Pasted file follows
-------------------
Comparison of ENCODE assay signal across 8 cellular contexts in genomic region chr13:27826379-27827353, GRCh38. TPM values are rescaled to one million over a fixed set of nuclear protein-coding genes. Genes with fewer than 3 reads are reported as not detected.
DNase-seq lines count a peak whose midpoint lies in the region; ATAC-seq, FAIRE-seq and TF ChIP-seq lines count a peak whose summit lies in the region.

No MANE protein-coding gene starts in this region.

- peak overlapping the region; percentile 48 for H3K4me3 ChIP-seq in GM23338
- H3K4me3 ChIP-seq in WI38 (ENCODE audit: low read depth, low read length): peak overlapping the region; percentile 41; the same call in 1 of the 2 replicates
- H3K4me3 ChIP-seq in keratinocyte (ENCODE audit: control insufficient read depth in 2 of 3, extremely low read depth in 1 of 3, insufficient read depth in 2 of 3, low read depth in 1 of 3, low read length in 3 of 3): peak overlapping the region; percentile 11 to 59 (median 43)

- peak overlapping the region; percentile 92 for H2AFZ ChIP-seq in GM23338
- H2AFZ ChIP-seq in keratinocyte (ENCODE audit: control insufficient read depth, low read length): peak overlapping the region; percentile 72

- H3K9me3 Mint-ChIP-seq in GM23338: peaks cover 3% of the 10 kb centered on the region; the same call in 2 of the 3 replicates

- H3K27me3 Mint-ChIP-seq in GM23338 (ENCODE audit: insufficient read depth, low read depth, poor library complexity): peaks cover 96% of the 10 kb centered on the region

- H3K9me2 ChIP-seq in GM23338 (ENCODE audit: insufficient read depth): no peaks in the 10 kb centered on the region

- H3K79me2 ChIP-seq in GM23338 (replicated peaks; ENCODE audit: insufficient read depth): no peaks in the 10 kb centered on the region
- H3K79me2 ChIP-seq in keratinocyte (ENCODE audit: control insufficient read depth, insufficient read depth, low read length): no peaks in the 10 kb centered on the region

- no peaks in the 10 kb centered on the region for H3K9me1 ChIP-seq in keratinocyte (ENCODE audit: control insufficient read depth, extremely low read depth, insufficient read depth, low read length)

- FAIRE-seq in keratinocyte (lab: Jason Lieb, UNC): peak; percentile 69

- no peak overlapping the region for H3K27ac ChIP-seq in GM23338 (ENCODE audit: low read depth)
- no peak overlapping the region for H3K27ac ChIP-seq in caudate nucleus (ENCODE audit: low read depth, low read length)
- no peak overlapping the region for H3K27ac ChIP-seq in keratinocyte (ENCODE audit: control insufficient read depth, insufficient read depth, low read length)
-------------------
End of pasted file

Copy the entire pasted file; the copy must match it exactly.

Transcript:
Comparison of ENCODE assay signal across 8 cellular contexts in genomic region chr13:27826379-27827353, GRCh38. TPM values are rescaled to one million over a fixed set of nuclear protein-coding genes. Genes with fewer than 3 reads are reported as not detected.
DNase-seq lines count a peak whose midpoint lies in the region; ATAC-seq, FAIRE-seq and TF ChIP-seq lines count a peak whose summit lies in the region.

No MANE protein-coding gene starts in this region.

- peak overlapping the region; percentile 48 for H3K4me3 ChIP-seq in GM23338
- H3K4me3 ChIP-seq in WI38 (ENCODE audit: low read depth, low read length): peak overlapping the region; percentile 41; the same call in 1 of the 2 replicates
- H3K4me3 ChIP-seq in keratinocyte (ENCODE audit: control insufficient read depth in 2 of 3, extremely low read depth in 1 of 3, insufficient read depth in 2 of 3, low read depth in 1 of 3, low read length in 3 of 3): peak overlapping the region; percentile 11 to 59 (median 43)

- peak overlapping the region; percentile 92 for H2AFZ ChIP-seq in GM23338
- H2AFZ ChIP-seq in keratinocyte (ENCODE audit: control insufficient read depth, low read length): peak overlapping the region; percentile 72

- H3K9me3 Mint-ChIP-seq in GM23338: peaks cover 3% of the 10 kb centered on the region; the same call in 2 of the 3 replicates

- H3K27me3 Mint-ChIP-seq in GM23338 (ENCODE audit: insufficient read depth, low read depth, poor library complexity): peaks cover 96% of the 10 kb centered on the region

- H3K9me2 ChIP-seq in GM23338 (ENCODE audit: insufficient read depth): no peaks in the 10 kb centered on the region

- H3K79me2 ChIP-seq in GM23338 (replicated peaks; ENCODE audit: insufficient read depth): no peaks in the 10 kb centered on the region
- H3K79me2 ChIP-seq in keratinocyte (ENCODE audit: control insufficient read depth, insufficient read depth, low read length): no peaks in the 10 kb centered on the region

- no peaks in the 10 kb centered on the region for H3K9me1 ChIP-seq in keratinocyte (ENCODE audit: control insufficient read depth, extremely low read depth, insufficient read depth, low read length)

- FAIRE-seq in keratinocyte (lab: Jason Lieb, UNC): peak; percentile 69

- no peak overlapping the region for H3K27ac ChIP-seq in GM23338 (ENCODE audit: low read depth)
- no peak overlapping the region for H3K27ac ChIP-seq in caudate nucleus (ENCODE audit: low read depth, low read length)
- no peak overlapping the region for H3K27ac ChIP-seq in keratinocyte (ENCODE audit: control insufficient read depth, insufficient read depth, low read length)